[0044] The ability of the 1-D beamformer's ability to steer along multiple axes was carried out for RF radiation at 12 GHz. Successful steering of a beam to other angles (±15°, ±30°, and ±45°) was also demonstrated along both the azimuthal and elevational axis and also along the ±45° inter-cardinal planes, by a mere reconfiguration of the beamformer (axis selection) or a change in the laser wavelength (angle selection). Similar results were obtained at the above steered angles and along the above steered axes for frequencies ranging from 6-18 GHz. The frequency range was limited solely by the microwave components used in the system.

[0045] Obviously many modifications and variations of the present invention are possible in the light of the above teachings. For example, a 2-D receive beamformer architecture could be similarly constructed by appropriately reversing the beamformer design. And, the 1-D true time delay beamformer is not restricted to the optical dispersion techniques described herein, and any method of generating a true time delay, optical, RF, or otherwise, can be employed. It is therefore to be understood that the scope of the invention should be determined by referring to the following appended claims.

Referenced by
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US6760512 *Jun 8, 2001Jul 6, 2004Hrl Laboratories, LlcElectro-optical programmable true-time delay generator
US6891987 *Apr 11, 2003May 10, 2005Hrl Laboratories, LlcMulti-aperture beam steering system with wavefront correction based on a tunable optical delay line
US7026988Jul 31, 2003Apr 11, 2006Hrl Laboratories, LlcMethod and apparatus for passive optical extraction of signals
US7057716 *Oct 28, 2003Jun 6, 2006Hrl Laboratories, LlcWhite cell antenna beamformers
US7236682 *Aug 29, 2005Jun 26, 2007Finisar CorporationOptical return loss measurement
US7324048Feb 27, 2006Jan 29, 2008Hrl Laboratories, LlcWavelength division multiplexing methods and apparatus for constructing photonic beamforming networks
US7573272Jan 30, 2006Aug 11, 2009Honeywell International Inc.Antenna reconfiguration verification and validation
US7649495Feb 28, 2007Jan 19, 2010Hrl Laboratories, LlcWavelength division multiplexing methods and apparatus for constructing photonic beamforming networks
US7724994Feb 4, 2008May 25, 2010Hrl Laboratories, LlcDigitally controlled optical tapped time delay modules and arrays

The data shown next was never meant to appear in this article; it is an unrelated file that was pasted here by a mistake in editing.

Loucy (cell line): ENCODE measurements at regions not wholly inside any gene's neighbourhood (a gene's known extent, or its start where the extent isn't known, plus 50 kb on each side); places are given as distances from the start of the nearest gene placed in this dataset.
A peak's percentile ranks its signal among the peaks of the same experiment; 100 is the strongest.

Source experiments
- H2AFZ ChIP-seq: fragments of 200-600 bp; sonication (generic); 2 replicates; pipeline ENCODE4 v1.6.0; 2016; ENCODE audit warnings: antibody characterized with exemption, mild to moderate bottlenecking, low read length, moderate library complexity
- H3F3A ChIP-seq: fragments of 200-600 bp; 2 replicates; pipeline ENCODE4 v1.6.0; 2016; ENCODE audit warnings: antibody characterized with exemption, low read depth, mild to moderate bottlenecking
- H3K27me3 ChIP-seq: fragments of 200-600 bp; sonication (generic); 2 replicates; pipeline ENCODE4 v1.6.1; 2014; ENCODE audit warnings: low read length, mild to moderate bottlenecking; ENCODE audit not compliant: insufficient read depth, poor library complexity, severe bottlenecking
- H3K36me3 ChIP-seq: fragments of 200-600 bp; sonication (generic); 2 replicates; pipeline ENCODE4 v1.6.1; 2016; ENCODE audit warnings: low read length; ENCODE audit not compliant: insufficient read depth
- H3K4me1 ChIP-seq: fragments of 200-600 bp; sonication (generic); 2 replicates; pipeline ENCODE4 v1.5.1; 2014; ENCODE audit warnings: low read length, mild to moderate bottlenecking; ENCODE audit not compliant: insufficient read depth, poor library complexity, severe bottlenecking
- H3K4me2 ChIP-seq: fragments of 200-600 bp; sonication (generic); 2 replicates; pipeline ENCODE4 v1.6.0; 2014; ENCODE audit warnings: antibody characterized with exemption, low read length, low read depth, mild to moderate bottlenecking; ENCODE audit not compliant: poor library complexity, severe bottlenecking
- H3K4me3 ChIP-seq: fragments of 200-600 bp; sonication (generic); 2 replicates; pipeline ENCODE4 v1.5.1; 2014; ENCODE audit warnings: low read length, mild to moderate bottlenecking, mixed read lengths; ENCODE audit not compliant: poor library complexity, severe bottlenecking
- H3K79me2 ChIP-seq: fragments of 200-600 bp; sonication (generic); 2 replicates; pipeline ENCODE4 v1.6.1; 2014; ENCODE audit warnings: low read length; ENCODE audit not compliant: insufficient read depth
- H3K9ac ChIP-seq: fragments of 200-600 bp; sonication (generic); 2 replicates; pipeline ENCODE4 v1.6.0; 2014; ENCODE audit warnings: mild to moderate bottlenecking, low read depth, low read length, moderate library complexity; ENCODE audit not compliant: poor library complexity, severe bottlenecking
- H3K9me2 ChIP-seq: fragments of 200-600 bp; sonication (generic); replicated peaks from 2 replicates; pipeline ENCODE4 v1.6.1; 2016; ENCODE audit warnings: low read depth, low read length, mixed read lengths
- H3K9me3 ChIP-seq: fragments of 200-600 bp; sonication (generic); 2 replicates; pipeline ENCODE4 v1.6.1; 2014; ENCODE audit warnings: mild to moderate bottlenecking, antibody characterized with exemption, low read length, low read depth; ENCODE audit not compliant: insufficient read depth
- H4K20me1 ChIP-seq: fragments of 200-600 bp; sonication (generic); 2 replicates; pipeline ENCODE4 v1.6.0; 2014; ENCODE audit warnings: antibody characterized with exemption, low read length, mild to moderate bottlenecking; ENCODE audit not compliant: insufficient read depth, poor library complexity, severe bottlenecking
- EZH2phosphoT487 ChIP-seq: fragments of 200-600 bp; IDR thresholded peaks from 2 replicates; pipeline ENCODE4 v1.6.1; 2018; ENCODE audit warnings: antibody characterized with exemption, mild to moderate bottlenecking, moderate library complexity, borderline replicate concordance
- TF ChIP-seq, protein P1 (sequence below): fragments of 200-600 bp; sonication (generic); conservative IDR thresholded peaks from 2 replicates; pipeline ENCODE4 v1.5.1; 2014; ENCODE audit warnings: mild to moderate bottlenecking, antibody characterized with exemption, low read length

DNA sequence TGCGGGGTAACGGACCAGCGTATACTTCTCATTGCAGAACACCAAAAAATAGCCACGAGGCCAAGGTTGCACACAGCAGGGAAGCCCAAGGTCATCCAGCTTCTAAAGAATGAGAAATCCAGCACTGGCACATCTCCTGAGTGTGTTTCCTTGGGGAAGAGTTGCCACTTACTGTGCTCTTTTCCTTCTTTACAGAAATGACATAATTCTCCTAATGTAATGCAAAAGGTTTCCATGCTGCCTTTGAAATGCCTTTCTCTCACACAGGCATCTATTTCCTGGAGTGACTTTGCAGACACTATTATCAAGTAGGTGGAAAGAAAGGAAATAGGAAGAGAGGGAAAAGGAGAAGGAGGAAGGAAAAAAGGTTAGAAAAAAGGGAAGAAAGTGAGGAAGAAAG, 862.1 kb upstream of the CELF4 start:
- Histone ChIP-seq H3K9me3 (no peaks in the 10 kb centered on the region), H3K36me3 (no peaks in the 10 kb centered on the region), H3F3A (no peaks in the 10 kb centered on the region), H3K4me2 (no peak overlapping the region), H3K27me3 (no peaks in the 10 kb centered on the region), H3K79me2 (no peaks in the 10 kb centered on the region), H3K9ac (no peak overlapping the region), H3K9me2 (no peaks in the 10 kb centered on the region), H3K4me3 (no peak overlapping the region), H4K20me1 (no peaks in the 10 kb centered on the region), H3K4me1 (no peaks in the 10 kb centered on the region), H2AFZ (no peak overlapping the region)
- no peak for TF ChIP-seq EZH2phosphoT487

US7729572Jul 8, 2008Jun 1, 2010Hrl Laboratories, LlcOptical tapped time delay modules and arrays
US8005365 *Jun 26, 2007Aug 23, 2011Lockheed Martin CorporationRadio frequency signal transfer system
WO2007086966A1 *Oct 27, 2006Aug 2, 2007Honeywell Int IncAntenna reconfiguration verification and validation
Classifications
U.S. Classification385/39, 385/15, 385/140, 385/24, 385/16
International ClassificationG02B6/28, H01Q3/26
Cooperative ClassificationH01Q3/2676, G02B6/2861
European ClassificationH01Q3/26G
Legal Events
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Dec 11, 2012FPExpired due to failure to pay maintenance fee
Effective date: 20121019
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Jun 4, 2012REMIMaintenance fee reminder mailed
Jan 2, 2008FPAYFee payment
Year of fee payment: 4
Jun 9, 2005ASAssignment
Owner name: NAVY, THE UNITED STATES OF AMERICA AS REPRESENTED
Free format text: ASSIGNMENT OF ASSIGNORS INTEREST;ASSIGNORS:TULCHINSKY, DAVID A.;MATTHEWS, PAUL J.;REEL/FRAME:016314/0953;SIGNING DATES FROM 20020523 TO 20020528
Dec 8, 2004ASAssignment
Owner name: UNITED STATES OF AMERICA AS REPRESENTED BY THE SEC
Free format text: ASSIGNMENT OF ASSIGNORS INTEREST;ASSIGNORS:TULCHINSKY, DAVID A.;MATTHEWS, PAUL J.;REEL/FRAME:015434/0666;SIGNING DATES FROM 20020523 TO 20020528
Free format text: ASSIGNMENT OF ASSIGNORS INTEREST;ASSIGNORS:TULCHINSKY, DAVID A. /AR;REEL/FRAME:015434/0666;SIGNING DATES FROM 20020523 TO 20020528